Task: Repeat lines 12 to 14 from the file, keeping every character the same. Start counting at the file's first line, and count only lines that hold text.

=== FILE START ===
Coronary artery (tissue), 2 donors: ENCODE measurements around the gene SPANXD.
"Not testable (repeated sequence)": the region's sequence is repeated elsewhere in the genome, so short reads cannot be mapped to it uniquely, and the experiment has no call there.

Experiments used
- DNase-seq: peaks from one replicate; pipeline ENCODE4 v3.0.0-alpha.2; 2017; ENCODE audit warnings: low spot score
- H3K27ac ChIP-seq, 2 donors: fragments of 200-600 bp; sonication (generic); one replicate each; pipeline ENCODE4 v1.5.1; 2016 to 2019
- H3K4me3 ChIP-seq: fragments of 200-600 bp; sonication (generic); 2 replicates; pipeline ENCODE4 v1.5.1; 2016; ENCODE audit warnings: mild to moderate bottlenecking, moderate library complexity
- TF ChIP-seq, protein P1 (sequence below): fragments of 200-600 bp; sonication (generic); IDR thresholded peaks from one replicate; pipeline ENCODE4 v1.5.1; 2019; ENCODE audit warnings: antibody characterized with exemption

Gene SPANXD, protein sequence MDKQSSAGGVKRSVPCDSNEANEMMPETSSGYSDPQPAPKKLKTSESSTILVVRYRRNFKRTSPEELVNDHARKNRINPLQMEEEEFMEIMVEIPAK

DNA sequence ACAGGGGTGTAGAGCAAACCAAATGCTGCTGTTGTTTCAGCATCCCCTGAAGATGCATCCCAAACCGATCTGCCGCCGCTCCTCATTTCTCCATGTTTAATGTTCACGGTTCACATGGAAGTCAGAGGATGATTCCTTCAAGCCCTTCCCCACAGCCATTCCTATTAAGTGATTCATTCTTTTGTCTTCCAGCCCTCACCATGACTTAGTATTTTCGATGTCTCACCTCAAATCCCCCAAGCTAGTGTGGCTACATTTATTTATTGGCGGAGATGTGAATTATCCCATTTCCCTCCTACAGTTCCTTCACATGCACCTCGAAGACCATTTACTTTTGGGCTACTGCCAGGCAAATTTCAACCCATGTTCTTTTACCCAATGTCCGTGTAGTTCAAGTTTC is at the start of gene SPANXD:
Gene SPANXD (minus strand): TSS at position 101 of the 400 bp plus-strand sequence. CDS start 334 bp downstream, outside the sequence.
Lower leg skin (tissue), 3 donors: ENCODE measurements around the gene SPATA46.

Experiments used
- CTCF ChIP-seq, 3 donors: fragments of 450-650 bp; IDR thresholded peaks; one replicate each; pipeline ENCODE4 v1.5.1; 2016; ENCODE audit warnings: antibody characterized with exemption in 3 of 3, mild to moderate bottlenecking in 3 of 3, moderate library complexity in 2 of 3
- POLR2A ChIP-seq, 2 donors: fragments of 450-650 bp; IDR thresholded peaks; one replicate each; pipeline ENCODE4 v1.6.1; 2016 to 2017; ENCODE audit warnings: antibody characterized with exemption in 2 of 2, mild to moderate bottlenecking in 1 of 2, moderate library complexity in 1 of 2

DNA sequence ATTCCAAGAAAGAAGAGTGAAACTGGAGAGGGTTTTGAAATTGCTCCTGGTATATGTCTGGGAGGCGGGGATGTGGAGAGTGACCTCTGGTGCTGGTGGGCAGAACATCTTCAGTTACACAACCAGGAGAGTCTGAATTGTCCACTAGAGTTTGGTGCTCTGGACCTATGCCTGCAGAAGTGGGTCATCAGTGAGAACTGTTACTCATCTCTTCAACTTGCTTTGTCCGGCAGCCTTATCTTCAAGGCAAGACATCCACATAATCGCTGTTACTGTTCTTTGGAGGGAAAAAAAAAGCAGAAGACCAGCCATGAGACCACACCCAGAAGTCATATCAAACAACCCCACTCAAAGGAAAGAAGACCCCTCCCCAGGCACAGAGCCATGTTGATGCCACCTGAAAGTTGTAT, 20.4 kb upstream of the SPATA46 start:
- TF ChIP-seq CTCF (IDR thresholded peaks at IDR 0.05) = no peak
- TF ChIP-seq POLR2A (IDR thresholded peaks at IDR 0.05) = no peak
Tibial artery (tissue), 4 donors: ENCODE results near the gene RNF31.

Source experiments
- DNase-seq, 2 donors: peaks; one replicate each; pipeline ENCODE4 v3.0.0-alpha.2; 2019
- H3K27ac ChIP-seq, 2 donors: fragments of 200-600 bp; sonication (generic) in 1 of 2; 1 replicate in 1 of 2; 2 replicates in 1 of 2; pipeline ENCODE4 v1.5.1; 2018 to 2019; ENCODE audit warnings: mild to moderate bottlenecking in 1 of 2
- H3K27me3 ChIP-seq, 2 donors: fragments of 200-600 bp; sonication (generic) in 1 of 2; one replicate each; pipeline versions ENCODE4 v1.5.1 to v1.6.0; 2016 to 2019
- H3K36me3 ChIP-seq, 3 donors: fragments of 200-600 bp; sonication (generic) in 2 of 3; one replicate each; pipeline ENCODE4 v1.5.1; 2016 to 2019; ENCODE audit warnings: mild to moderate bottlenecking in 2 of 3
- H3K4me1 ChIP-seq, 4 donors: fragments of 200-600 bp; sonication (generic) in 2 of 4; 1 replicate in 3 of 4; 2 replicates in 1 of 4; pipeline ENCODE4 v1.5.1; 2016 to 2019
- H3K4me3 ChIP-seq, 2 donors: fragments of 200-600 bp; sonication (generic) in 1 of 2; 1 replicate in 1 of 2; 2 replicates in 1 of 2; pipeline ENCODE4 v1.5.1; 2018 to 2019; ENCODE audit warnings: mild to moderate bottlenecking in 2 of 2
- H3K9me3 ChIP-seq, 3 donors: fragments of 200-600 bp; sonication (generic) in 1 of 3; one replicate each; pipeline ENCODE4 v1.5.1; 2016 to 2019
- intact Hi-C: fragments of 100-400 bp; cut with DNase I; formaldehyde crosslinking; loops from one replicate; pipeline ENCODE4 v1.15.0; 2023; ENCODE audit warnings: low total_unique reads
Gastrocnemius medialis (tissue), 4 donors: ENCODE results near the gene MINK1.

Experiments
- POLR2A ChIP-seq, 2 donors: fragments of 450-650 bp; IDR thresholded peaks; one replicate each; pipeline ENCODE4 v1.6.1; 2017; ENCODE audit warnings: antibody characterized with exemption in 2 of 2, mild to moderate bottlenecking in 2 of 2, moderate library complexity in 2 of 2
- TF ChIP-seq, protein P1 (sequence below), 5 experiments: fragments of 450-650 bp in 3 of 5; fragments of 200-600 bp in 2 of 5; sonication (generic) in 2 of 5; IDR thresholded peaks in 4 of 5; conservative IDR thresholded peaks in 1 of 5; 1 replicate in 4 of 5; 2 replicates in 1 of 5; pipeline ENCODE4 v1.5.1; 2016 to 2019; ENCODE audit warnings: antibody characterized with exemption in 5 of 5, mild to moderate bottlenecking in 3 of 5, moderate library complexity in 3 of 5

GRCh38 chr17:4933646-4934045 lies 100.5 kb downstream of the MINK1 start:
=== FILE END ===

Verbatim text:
Experiments used
- CTCF ChIP-seq, 3 donors: fragments of 450-650 bp; IDR thresholded peaks; one replicate each; pipeline ENCODE4 v1.5.1; 2016; ENCODE audit warnings: antibody characterized with exemption in 3 of 3, mild to moderate bottlenecking in 3 of 3, moderate library complexity in 2 of 3
- POLR2A ChIP-seq, 2 donors: fragments of 450-650 bp; IDR thresholded peaks; one replicate each; pipeline ENCODE4 v1.6.1; 2016 to 2017; ENCODE audit warnings: antibody characterized with exemption in 2 of 2, mild to moderate bottlenecking in 1 of 2, moderate library complexity in 1 of 2